A selection of key paragraphs can be found below the judgment.
75. The Government submitted that the continuation of the applicant’s pre-trial detention as from 13 July 2016 had been found justified by the Regional Court because of the risk of his reoffending, the fact that the offence committed had constituted an affront to the legal order and the risk that the applicant, if released, would take action to prejudice the administration of justice. The Government further submitted the arguments on the basis of which the Regional Court would have found these grounds applicable to the applicant’s case.
76. However, the Court cannot find support in the actual decisions of 4 August and 1 September 2016 (see paragraphs 18 and 20 above) for the arguments now put forward by the Government. The Court has already indicated that it is called on to assess whether the judicial orders contain references to specific facts and individual circumstances justifying continued detention, and not the Government’s posterior submissions in this regard (see Urtāns, cited above, § 35, with further references). The wording of the decisions taken by the Regional Court and the Court of Appeal in the present case merely refer back to the grounds and reasons set out in the decision given on 16 June 2016 (see paragraph 10 above), that is to say before additional evidence was taken by the investigating judge on 11 and 12 July 2016 (see paragraph 14 above). These decisions further do not address the essential question, raised by the applicant in his application of 13 July 2016 (see paragraph 15 above), whether in view of the evidence given beforethe investigating judge on 11 and 12 July 2016 the suspicion that the applicant had committed the offences in question remained reasonable.
77. In this context, it should be reiterated that it is essentially on the basis of the reasons given by the national judicial authorities in their decisions on applications for release and of the well-documented facts stated by the applicant in his appeals that the Court is called upon to decide whether or not there has been a violation of Article 5 § 3 (see Buzadji, cited above, § 91). The Court cannot therefore accept the Government’s contention that the depth of the courtroom discussions, reflected in the official records of the hearings concerned, compensated for the lack of detail in the written decisions (see paragraph 58 above). Indeed, the discussion at the hearing reflects the arguments put forward by the parties, but does not indicate what were the grounds justifying the pre-trial detention in the eyes of the judicial authority competent to order or extend a deprivation of liberty. Only a reasoned decision by those authorities can effectively demonstrate to the parties that they have been heard and make appeals and public scrutiny of the administration of justice possible (see Ignatenco v. Moldova, no. 36988/07, § 77, 8 February 2011). In this respect it is moreover noted that national law provisions – Articles 24(1) and 78(2) of the CCP (see paragraphs 23 and 25, above) – stipulate that decisions on pre-trial detention should be duly reasoned.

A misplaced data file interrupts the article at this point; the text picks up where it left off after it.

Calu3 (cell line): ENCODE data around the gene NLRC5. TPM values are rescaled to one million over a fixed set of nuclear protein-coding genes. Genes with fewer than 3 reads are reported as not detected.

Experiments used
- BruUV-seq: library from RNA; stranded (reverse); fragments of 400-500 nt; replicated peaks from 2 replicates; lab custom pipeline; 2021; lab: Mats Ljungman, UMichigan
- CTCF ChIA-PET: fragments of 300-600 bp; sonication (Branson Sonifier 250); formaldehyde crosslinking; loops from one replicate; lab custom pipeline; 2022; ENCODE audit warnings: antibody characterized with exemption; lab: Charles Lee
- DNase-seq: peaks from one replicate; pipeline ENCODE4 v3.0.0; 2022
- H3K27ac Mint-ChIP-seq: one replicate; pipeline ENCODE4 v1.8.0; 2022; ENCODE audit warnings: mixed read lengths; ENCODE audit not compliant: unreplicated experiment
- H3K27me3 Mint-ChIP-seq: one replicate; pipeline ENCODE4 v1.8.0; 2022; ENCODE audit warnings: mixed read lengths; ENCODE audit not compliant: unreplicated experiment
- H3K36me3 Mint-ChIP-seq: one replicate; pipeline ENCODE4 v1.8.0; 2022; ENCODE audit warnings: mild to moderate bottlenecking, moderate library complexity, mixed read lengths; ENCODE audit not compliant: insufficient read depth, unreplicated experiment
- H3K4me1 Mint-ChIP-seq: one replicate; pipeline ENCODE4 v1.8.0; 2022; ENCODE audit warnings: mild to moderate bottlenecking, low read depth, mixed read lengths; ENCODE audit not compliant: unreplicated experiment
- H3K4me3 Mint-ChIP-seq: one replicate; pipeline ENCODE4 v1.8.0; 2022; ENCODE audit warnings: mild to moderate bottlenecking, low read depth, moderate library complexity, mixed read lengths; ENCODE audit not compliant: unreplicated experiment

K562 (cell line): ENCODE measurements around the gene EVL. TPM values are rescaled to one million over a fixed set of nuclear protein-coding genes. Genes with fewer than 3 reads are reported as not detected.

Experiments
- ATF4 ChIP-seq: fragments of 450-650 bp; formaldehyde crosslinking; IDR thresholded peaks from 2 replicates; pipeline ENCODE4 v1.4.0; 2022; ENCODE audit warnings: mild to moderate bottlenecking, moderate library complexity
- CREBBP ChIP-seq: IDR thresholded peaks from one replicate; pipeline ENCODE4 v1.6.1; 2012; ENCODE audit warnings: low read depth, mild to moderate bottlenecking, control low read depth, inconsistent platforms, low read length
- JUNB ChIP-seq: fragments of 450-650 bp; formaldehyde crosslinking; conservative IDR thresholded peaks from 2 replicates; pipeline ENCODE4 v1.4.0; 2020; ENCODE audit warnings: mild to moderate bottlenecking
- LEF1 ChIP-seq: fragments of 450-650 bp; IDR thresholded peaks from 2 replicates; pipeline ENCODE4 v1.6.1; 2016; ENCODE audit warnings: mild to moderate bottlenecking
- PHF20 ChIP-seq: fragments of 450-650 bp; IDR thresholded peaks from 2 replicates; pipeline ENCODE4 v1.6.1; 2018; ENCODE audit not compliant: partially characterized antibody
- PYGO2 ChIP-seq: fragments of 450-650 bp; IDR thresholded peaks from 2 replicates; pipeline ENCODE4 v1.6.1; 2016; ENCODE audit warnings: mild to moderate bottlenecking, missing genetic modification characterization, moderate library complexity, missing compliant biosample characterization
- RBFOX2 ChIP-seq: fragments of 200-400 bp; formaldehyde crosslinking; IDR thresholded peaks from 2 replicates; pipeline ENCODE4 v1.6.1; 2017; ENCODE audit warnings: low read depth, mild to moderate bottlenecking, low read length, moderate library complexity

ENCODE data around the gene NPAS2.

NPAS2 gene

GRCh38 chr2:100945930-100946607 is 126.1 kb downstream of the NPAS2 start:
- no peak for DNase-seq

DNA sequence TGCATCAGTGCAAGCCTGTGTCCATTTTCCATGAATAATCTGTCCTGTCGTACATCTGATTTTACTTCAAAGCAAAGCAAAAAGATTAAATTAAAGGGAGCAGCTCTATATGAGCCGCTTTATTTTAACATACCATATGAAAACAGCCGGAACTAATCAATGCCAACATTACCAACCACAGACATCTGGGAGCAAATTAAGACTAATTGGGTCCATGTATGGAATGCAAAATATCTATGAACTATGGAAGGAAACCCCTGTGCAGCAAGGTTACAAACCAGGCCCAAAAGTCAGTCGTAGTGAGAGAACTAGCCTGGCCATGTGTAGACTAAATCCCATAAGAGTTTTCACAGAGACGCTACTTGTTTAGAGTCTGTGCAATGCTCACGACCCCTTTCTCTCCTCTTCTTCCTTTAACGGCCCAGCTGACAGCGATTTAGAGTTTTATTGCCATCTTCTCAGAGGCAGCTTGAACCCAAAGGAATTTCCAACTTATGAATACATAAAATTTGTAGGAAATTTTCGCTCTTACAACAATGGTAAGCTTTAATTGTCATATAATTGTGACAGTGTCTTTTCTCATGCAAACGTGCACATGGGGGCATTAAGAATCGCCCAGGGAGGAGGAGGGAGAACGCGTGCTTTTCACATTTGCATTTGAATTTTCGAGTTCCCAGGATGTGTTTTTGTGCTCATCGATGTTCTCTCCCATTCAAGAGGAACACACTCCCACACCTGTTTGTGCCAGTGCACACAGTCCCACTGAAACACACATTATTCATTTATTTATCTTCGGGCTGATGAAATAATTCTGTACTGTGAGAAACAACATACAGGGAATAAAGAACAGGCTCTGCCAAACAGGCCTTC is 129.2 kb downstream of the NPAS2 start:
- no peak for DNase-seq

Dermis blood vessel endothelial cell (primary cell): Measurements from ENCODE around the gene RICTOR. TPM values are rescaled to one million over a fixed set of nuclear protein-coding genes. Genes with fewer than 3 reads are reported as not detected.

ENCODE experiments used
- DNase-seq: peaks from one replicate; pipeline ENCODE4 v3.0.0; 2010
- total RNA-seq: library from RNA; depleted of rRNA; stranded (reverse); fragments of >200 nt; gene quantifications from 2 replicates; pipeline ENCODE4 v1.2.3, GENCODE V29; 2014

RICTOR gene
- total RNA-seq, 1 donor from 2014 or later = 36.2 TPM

78. Having regard to the above, the Court concludes that the reasons provided in the present case by the domestic courts on, respectively, 4 August and 1 September 2016, although “relevant”, cannot be regarded as “sufficient” to justify his continued deprivation of liberty during the period in issue (see paragraph 74 above). This conclusion dispenses the Court from ascertaining whether the competent national authorities displayed “special diligence” in the conduct of the proceedings (see Qing v. Portugal, no. 69861/11, §§ 67-69, 5 November 2015).
79. It follows that there has been a violation of Article 5 § 3 of the Convention.